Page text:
Repair: Lemania 2220 Nuclear Submarine Chronograph

We’ve had one of these before, and quite some time ago… These are quite rare, and were used in the British nuclear submarine fleet. As you can’t have luminous compound there (it would set off all sorts of radiation alarms), they have no luminous compound, but a while dial with black markings and hands, so that the watch can be read nicely in the low light conditions in a submarine.

The start/stop/reset pusher on this one does nothing, but the movement itself runs well. The case back shows the usual nuclear submarine markings – the scratched out 3306 had a luminous compound dial, so these have that scratched over and punched “3312” on top of that. There are newer versions that how 3312 in the original number as well.


The problem reveals itself straight away, as the start/stop/reset lever spring is broken. In itself not a big deal, but the problem is that you can’t get parts for this movement for love nor money.

This photo shows the broken off spring – the rest isn’t even there any more, e.g. someone opened the watch and removed it. That doesn’t make it any easier to make a new spring …

Luckily enough, I have a decent photo from the earlier 2220 I serviced, and I used that to produce a CAD drawing of the spring using FreeCad. This super software also produces the tool path, and if you want to make one of those yourself, you can download everything you need from – I’ve uploaded the drawing etc. to there.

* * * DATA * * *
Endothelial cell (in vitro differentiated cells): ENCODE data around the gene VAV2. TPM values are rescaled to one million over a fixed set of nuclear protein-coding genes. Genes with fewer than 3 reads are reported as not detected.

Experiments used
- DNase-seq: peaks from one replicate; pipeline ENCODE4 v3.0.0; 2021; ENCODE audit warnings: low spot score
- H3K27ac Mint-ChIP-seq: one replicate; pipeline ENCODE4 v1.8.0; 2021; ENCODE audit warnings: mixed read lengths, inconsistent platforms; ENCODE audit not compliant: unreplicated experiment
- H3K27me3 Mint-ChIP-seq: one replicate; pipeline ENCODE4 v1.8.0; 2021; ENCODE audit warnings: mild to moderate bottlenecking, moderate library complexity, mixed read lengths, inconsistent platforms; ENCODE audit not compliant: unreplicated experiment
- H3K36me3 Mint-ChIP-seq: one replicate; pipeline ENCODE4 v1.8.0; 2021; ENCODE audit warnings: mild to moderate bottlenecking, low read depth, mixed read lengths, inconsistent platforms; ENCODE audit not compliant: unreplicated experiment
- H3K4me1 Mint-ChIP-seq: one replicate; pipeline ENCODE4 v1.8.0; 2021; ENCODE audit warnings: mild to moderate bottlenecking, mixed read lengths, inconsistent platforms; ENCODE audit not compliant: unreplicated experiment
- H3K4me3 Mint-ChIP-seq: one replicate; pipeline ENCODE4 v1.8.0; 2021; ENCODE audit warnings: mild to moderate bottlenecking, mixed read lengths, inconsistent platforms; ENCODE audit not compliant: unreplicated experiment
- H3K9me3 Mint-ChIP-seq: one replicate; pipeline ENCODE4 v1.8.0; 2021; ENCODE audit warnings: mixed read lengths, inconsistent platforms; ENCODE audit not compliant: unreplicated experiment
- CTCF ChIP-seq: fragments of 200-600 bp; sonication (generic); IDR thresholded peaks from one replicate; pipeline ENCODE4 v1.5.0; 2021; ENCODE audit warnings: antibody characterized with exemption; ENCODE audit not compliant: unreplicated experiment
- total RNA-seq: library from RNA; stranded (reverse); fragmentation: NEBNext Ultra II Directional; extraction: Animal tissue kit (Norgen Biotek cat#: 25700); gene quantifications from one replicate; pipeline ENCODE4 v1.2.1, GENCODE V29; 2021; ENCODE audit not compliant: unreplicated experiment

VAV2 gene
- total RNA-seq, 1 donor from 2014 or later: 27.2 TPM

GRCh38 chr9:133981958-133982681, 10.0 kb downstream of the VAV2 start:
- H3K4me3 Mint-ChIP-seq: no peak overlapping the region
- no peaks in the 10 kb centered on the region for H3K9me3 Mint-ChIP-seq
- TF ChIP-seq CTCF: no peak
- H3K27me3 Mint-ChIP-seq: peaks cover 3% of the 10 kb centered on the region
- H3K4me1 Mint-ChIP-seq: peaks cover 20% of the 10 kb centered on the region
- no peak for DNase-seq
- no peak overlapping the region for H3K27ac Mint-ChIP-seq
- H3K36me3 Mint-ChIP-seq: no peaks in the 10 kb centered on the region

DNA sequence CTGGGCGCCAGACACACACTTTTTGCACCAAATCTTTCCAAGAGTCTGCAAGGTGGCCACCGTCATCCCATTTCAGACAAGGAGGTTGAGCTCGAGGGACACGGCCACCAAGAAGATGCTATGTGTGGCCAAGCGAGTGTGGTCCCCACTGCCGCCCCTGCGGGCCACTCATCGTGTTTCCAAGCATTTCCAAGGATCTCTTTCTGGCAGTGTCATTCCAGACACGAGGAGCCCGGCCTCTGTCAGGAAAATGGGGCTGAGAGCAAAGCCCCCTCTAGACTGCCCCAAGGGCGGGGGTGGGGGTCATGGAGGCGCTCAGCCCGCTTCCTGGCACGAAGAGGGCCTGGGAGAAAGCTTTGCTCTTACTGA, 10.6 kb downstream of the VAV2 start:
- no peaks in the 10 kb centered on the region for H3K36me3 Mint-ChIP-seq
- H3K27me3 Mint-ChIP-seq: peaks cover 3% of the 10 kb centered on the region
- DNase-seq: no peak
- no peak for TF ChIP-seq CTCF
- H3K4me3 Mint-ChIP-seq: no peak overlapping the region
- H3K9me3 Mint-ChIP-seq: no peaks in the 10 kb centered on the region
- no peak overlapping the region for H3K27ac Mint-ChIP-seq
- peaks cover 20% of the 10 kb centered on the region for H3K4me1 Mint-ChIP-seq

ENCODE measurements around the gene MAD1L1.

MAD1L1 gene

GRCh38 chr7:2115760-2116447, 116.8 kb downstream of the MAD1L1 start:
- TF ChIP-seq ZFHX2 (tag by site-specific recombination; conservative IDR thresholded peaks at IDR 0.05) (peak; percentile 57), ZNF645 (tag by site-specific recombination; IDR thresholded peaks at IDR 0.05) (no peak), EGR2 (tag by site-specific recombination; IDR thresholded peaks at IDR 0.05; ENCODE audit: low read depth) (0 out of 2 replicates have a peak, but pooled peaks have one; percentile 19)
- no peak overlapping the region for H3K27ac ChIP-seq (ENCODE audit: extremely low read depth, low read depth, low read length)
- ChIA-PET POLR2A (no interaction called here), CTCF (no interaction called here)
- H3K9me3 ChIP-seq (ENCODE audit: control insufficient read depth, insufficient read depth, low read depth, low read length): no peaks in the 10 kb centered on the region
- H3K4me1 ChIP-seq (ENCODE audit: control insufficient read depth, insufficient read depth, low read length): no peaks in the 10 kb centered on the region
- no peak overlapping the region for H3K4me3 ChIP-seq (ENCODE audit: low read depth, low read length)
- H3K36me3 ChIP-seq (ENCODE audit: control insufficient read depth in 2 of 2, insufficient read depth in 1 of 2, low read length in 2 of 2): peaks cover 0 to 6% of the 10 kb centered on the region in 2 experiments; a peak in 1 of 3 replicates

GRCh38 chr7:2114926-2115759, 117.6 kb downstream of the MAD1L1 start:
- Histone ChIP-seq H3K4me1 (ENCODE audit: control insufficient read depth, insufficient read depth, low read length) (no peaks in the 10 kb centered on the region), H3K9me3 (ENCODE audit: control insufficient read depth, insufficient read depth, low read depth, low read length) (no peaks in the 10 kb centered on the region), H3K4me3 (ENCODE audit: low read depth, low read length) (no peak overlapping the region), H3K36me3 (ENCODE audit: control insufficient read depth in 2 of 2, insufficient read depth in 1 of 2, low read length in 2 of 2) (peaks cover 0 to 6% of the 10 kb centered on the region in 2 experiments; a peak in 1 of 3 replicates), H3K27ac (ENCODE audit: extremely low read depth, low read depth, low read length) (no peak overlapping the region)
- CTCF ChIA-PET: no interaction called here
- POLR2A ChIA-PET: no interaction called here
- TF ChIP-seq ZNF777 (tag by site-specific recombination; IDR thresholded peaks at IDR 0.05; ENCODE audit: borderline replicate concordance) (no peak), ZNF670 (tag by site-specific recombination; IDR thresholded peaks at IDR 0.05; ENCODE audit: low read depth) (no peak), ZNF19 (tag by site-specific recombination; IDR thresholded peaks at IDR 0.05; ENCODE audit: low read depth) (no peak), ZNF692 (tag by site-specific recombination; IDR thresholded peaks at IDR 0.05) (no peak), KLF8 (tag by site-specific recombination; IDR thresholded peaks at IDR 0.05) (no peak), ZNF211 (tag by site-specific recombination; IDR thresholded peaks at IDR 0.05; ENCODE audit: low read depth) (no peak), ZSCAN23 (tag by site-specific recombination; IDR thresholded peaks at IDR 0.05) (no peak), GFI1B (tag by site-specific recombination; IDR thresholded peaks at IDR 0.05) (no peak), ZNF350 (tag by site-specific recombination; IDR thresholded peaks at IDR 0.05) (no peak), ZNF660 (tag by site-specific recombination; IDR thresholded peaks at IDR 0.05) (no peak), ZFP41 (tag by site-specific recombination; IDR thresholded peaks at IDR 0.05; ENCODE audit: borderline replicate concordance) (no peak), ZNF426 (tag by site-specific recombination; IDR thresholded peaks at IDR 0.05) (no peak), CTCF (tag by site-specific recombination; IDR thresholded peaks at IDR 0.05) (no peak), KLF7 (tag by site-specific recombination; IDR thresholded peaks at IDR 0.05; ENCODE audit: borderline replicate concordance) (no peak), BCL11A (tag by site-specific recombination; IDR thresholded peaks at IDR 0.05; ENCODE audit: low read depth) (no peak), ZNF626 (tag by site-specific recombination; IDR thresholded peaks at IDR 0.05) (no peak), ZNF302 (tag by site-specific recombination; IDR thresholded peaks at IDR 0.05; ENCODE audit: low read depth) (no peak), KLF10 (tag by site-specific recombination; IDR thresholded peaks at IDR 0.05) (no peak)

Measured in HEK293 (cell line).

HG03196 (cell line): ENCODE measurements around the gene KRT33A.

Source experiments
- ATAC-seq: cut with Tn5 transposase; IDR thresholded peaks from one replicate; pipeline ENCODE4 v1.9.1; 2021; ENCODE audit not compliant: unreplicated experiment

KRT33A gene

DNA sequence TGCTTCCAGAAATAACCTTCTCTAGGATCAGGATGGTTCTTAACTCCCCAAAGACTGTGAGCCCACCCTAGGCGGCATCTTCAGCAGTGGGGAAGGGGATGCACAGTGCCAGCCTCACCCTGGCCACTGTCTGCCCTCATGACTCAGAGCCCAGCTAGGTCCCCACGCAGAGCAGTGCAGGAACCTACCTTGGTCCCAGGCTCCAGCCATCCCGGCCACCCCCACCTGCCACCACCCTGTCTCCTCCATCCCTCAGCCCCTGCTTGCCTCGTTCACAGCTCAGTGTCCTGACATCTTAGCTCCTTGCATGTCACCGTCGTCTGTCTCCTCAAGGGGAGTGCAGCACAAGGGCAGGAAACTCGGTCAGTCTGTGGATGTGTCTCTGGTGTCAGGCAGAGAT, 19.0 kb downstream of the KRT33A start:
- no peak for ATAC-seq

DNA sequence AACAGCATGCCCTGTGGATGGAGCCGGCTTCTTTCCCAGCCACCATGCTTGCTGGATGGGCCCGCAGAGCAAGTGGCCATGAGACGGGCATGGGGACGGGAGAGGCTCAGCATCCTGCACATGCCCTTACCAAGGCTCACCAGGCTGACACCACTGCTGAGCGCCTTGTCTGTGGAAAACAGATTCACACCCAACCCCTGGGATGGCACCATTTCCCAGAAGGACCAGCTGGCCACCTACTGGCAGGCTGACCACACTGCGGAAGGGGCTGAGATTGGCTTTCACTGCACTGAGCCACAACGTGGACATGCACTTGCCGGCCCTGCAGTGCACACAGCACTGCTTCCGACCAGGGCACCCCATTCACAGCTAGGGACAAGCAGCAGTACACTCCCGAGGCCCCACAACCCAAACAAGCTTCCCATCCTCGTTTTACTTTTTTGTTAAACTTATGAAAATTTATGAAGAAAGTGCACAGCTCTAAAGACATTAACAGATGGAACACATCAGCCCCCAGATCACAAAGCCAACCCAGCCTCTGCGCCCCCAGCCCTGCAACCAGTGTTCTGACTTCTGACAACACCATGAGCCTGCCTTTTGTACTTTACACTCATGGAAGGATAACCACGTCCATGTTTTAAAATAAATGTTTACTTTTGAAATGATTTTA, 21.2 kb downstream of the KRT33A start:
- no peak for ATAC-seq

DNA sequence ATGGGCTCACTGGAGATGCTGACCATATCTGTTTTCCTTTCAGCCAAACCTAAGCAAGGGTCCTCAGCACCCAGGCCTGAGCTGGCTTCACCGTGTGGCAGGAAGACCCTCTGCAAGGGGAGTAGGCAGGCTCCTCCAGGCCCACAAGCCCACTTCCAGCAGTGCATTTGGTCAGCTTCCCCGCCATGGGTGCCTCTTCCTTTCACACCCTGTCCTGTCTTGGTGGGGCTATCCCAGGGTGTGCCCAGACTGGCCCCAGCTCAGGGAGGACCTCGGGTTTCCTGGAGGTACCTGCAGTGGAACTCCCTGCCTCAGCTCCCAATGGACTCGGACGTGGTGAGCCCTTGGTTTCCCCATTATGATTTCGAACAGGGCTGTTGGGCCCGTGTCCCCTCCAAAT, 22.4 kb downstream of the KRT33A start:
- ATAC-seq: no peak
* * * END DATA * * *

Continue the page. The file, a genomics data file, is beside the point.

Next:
With the toolpath loaded into the machine, I mill the spring with a 0.8mm end mill out of spring steel.

Looks perfect, and works perfectly as well.

11 thoughts on “Repair: Lemania 2220 Nuclear Submarine Chronograph

          • Thank you Christian for the fast response.

            Regarding CNCs in Watchmaking, have you succeeded in cutting wheels with the desired accuracy ?

            I really am trying to find a way to mil my own wheels and baseplates (goal is to make a basic handwound movement on my own).

            Could you please share some resources on the setup you use and what you achieved so far (I have seen old posts in which you nearly succeeded)?

            Thank you very much for your time and looking forward hearing from you 🙂


          • Hi Yavor,

            I have managed to make a decent mill for cutting wheels, but your best bet might be to buy them ready made – you can get them in Switzerland.

            That means that you have to cut the teeth on your fourth axis, and then cut out the centre and spokes.

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